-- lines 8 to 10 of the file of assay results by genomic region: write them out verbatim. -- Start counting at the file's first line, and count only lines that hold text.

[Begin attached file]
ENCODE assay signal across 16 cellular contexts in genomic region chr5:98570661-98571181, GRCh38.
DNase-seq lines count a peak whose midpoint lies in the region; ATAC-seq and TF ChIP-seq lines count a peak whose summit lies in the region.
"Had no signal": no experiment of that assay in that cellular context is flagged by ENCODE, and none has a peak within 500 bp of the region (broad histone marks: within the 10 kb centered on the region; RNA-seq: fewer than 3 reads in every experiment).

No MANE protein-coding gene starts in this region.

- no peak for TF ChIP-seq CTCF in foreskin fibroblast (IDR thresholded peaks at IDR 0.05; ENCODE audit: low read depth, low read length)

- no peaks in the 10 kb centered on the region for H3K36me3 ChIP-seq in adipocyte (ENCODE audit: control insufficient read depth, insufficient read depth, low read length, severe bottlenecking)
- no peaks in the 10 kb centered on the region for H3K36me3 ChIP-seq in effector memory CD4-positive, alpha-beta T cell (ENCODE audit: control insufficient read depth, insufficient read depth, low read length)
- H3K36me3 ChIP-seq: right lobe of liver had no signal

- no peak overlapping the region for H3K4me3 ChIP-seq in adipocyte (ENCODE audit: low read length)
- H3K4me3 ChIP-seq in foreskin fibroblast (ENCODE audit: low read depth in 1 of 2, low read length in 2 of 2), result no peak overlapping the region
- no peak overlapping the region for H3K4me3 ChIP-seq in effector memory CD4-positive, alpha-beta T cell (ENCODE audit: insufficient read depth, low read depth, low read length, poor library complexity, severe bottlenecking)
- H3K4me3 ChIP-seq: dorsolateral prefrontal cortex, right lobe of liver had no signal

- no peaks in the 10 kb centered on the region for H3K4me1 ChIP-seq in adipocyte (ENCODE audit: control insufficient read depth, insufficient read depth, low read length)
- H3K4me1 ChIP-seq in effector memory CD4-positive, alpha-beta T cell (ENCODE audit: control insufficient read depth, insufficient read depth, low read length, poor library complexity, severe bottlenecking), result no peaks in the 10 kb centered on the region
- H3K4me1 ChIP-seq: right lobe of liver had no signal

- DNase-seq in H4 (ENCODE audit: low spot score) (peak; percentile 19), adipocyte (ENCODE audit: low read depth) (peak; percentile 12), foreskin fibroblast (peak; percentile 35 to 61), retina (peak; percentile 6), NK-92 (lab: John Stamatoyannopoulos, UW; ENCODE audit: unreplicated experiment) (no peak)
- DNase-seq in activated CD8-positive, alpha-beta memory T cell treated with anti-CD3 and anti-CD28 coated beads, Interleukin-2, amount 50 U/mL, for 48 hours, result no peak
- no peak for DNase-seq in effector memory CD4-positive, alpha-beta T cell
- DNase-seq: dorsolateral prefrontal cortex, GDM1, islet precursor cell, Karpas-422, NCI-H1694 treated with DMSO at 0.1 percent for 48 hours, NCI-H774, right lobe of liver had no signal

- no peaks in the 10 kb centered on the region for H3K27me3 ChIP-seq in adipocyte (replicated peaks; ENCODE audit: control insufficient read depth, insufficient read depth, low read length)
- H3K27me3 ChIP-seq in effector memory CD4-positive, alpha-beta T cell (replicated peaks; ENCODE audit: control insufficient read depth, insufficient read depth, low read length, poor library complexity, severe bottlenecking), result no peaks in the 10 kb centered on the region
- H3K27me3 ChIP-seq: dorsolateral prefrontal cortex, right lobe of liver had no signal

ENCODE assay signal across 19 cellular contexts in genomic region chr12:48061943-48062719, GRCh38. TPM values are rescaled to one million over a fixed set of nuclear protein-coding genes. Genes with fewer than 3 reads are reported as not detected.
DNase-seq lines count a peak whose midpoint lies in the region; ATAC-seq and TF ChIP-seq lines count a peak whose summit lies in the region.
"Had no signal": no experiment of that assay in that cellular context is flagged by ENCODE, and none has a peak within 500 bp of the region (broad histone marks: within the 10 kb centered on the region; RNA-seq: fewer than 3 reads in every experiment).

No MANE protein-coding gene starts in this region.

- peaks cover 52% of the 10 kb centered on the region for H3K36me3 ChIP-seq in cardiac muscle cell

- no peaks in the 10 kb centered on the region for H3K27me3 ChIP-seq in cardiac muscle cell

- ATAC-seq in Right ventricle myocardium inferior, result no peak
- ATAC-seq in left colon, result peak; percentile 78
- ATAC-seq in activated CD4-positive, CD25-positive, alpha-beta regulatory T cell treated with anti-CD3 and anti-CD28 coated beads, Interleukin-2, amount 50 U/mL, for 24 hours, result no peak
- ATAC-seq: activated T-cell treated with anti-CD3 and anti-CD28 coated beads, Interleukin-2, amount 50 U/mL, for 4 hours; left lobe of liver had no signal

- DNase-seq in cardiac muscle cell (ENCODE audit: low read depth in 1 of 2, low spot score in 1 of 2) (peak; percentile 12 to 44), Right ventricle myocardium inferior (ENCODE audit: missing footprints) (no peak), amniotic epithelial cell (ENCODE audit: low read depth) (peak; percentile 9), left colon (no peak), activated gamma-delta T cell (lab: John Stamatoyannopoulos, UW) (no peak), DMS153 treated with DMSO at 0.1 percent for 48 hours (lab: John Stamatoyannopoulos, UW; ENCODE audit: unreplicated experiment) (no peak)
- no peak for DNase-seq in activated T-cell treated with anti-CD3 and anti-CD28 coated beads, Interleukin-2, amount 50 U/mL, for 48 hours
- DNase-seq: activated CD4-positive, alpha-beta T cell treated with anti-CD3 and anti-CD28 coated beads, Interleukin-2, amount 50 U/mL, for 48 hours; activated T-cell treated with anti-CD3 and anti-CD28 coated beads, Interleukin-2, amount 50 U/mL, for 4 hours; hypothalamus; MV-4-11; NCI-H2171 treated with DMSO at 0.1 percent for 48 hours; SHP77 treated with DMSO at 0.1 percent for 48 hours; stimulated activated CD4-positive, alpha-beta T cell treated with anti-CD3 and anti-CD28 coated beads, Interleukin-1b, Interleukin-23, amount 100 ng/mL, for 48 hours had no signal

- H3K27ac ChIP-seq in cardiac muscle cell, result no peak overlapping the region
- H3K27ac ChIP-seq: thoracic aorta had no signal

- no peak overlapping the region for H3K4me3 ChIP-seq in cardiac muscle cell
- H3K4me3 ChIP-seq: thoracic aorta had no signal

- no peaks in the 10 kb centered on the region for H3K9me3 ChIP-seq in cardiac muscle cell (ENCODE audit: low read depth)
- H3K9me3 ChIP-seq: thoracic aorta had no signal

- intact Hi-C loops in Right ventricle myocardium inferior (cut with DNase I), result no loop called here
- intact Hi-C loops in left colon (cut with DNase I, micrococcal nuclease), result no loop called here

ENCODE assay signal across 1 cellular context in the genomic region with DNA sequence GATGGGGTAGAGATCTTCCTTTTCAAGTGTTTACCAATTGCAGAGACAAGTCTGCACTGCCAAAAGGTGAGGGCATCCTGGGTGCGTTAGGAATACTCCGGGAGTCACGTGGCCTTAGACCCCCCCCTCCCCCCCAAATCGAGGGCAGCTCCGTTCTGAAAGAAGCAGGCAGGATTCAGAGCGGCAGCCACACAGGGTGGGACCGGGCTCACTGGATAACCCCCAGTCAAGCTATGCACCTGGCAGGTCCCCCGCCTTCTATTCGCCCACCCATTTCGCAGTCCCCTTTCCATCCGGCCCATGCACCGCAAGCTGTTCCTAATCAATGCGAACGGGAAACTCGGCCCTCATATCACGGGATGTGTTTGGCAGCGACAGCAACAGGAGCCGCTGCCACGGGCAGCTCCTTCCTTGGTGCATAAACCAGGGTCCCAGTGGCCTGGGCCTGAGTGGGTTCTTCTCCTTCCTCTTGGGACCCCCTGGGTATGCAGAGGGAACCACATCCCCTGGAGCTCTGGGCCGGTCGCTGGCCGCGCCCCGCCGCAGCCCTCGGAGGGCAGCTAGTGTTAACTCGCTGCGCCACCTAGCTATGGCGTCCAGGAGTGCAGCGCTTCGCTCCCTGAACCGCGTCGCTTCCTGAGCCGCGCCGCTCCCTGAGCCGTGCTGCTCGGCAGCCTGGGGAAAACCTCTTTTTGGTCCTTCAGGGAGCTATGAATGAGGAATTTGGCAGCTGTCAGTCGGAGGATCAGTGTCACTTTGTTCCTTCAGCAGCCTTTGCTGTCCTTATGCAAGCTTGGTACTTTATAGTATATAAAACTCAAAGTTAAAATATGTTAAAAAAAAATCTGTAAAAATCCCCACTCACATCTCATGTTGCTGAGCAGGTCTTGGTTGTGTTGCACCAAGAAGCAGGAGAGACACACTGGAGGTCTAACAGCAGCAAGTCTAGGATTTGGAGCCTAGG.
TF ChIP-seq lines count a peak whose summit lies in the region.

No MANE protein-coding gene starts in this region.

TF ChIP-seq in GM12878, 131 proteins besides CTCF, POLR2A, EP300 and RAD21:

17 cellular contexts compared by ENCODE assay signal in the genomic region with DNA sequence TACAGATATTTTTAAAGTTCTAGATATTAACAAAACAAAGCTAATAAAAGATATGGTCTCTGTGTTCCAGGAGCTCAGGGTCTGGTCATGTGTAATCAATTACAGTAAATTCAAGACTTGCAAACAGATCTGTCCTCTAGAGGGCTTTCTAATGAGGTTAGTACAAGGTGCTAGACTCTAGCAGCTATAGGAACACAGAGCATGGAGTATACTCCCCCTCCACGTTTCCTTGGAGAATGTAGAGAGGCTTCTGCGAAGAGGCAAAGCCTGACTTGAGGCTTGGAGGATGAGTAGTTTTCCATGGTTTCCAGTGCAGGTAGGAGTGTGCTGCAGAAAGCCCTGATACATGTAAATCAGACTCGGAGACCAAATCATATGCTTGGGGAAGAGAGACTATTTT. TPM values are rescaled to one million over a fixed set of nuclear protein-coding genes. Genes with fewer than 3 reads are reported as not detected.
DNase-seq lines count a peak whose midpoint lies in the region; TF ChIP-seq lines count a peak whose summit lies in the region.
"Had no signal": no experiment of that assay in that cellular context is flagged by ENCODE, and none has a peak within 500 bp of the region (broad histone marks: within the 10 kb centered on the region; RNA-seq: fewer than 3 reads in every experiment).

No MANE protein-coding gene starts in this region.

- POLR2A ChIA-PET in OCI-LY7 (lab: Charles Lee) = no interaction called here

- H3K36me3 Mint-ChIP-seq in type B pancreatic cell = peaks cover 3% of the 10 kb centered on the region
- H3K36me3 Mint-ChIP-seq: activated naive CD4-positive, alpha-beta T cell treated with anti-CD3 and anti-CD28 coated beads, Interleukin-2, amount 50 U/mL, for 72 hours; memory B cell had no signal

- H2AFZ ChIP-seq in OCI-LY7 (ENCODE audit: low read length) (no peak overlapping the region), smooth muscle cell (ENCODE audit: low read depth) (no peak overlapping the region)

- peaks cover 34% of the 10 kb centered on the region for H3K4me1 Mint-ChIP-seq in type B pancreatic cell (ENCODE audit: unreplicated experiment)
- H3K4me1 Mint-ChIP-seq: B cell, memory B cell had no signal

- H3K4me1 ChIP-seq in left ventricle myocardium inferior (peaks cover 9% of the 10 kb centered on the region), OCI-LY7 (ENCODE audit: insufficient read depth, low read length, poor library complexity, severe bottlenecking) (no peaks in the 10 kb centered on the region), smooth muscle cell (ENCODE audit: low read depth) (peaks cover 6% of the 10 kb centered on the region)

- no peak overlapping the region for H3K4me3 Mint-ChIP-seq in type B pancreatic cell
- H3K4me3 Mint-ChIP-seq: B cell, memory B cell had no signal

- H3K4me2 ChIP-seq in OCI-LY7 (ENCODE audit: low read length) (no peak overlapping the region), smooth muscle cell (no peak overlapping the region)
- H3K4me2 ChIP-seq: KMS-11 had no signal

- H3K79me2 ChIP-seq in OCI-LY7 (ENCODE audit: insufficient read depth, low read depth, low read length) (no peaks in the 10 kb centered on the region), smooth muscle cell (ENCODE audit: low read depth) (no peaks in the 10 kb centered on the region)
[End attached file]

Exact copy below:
- H3K36me3 ChIP-seq: right lobe of liver had no signal

- no peak overlapping the region for H3K4me3 ChIP-seq in adipocyte (ENCODE audit: low read length)
- H3K4me3 ChIP-seq in foreskin fibroblast (ENCODE audit: low read depth in 1 of 2, low read length in 2 of 2), result no peak overlapping the region